Extracts from the Internet


Limits on spin-mass interactions

Some theories include interactions between mass and intrinsic angular momentum (spin) of objects transported by axions or axion-like particles. A hypothetic axion field was initially proposed to explain the absence of CP violation in strong interactions, while its quanta, i.e., axions can be dark matter particles. The researchers from Princeton University (USA) J. Lee, A. Almasi, and M. Romalis conducted a search for interactions between mass, which consisted of 250 kg of lead bricks, and an ensemble of spin-polarized neutrons and electrons in a nearby co-magnetometer. The neutron spins in 3He nuclei and the electron spins in potassium nuclei gained certain polarization through collisions with 87Rb atoms which had been polarized by laser light. The load was set into vibration, and the corresponding periodic signal was sought in rotation of the polarization plane of light transmitted through the co-magnetometer. The spin-mass interactions might change the spin states, which would have affected the signal. No such interaction was noticed with the available precision, and new limits on the coupling constants were obtained in the range of the axion-like particle masses of <10−6 eV.In the case of neutrons, these limits are an order of magnitude better than those shown in the previous laboratory experiments. Source: Phys. Rev. Lett. 120 161801 (2018)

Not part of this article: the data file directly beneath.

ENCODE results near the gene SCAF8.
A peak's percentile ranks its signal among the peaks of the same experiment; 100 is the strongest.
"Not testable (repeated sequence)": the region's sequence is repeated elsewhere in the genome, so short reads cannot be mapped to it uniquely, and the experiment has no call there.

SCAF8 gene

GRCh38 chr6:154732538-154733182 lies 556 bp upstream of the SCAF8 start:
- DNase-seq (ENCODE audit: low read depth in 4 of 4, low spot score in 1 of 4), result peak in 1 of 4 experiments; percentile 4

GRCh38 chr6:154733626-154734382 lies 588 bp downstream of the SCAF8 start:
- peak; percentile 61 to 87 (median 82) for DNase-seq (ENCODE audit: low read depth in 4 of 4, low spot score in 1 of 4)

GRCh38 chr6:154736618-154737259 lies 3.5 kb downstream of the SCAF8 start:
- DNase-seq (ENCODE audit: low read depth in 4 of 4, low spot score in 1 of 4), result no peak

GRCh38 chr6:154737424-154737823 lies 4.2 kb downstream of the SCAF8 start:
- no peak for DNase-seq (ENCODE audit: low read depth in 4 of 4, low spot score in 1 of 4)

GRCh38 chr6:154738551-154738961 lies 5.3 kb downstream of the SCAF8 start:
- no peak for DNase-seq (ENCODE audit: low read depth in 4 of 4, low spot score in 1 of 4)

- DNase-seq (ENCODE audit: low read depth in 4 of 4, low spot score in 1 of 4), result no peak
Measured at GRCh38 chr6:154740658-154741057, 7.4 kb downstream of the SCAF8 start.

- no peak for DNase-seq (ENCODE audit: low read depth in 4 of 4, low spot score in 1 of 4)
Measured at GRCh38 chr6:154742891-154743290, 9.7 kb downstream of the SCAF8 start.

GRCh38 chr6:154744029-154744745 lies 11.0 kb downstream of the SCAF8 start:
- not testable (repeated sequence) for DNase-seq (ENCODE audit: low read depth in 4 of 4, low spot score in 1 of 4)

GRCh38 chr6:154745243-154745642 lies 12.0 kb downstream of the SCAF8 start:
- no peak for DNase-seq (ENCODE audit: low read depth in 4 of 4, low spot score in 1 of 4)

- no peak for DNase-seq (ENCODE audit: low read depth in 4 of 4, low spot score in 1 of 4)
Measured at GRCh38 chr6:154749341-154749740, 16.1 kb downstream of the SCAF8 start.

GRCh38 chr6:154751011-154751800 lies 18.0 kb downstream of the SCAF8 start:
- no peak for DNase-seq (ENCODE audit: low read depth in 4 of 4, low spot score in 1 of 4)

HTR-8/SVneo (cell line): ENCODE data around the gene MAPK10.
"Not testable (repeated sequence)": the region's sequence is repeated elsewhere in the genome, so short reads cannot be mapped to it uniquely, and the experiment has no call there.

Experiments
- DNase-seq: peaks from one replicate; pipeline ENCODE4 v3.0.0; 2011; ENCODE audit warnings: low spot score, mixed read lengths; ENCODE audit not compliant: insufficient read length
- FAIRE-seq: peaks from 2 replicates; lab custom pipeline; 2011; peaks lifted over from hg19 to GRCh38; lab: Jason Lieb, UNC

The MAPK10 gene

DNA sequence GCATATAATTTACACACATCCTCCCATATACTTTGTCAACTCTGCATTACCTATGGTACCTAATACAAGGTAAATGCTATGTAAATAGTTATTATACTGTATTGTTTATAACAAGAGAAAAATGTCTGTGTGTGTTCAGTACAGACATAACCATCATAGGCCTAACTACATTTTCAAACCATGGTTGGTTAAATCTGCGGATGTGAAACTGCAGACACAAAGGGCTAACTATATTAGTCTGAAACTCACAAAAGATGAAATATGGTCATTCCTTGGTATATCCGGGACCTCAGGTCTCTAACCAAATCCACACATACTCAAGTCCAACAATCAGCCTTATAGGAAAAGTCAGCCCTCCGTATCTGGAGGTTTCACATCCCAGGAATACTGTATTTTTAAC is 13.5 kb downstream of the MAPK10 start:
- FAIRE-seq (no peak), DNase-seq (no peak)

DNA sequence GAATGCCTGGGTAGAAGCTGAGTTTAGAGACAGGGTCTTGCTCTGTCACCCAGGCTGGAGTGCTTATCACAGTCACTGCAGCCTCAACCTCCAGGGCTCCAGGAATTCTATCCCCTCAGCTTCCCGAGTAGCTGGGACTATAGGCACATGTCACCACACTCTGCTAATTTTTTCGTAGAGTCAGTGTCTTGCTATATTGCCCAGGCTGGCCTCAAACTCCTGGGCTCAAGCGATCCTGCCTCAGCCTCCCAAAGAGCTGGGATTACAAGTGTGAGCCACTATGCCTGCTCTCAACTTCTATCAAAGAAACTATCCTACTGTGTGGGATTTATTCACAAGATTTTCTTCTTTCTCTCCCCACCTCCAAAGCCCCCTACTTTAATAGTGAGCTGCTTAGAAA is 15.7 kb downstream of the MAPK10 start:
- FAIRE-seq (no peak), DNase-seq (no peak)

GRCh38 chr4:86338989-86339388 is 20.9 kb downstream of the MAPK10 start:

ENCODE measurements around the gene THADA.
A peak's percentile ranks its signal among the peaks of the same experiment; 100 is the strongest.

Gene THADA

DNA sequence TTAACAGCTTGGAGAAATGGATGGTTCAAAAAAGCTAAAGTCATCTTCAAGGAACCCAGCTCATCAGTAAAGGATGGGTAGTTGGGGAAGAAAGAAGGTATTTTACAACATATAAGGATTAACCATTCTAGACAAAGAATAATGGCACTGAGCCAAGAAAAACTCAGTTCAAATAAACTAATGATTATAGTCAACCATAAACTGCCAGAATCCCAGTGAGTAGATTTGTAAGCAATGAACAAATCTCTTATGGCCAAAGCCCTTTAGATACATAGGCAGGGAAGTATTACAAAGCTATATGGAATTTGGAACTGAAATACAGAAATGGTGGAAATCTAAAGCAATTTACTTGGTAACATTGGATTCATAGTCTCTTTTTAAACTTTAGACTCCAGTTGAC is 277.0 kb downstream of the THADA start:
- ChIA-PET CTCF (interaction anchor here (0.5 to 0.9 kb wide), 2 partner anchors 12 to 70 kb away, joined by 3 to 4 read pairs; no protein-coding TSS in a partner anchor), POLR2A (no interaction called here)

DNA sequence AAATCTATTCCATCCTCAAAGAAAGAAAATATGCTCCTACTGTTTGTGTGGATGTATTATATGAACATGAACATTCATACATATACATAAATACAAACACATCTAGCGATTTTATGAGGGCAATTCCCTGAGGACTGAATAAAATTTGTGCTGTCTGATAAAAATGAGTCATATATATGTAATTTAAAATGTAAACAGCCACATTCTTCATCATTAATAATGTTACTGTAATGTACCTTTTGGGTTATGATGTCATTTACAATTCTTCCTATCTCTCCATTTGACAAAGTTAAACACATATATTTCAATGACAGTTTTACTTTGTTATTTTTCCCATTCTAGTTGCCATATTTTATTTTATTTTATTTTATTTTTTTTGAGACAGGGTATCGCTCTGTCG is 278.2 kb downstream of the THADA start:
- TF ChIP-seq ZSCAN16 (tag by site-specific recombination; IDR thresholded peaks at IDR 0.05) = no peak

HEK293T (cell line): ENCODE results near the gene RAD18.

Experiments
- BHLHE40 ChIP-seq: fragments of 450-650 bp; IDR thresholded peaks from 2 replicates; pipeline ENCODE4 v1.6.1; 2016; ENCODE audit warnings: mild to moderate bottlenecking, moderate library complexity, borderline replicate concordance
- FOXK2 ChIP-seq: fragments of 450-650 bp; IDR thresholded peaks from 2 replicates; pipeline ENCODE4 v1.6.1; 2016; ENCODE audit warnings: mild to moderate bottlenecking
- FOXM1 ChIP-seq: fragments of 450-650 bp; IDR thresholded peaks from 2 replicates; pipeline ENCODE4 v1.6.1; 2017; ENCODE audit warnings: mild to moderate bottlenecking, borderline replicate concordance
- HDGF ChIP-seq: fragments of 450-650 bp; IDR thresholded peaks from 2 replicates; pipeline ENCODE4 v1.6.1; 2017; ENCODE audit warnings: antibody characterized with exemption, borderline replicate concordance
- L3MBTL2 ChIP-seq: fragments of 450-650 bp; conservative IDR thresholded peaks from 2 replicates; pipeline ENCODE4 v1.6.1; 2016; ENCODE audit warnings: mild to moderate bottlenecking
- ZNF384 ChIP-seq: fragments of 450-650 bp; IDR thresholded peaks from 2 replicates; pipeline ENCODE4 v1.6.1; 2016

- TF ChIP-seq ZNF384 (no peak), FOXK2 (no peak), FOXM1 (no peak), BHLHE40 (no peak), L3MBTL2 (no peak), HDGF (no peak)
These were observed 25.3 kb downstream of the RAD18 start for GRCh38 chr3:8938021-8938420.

Nuclear fission reactions in a nanowire array

A. Curtis (the University of Colorado, USA) et al. investigated reactions of nuclear fusion in hot plasma produced in the action of laser pulses on a nanowire array. A titanium-sapphire laser generated pulses 60 fs long with energy up to 1.65 J. These pulses irradiated a beam of deuterated polyethylene (CD2) nanowires 5 µm long and 0.2 to 0.4 µm in diameter. The mean density of this medium was 16-19 % of the density of matter of the nanowires themselves. Owing to the use of such an array, the laser radiation could penetrate the intervals between the nanowires, and their heating was more effective than would be possible upon pulse action on a solid surface. A quick heating induced a nanowire explosion. In the plasma produced, deuterons were accelerated up to energies of several MeV and underwent thermonuclear reactions. Neutron detectors registered neutrons with energies of 2.45 MeV typical of these reactions. The neutron yield efficiency (2×106 per J) was record for lasers with pulse energy of ≈ 1 J. It is 500 times as high as that upon irradiation of a flat CD2 surface and an order of magnitude higher than in experiments with deuterium clusters. In experiments with inertial target confinement, whose aim is thermonuclear energetics, the neutron yield per J is much larger, but it needs a laser pulse energy of ≈ MJ. And nanowires can make the basis of compact neutron sources for the study of materials. Source: Nature Communications 9 1077 (2018)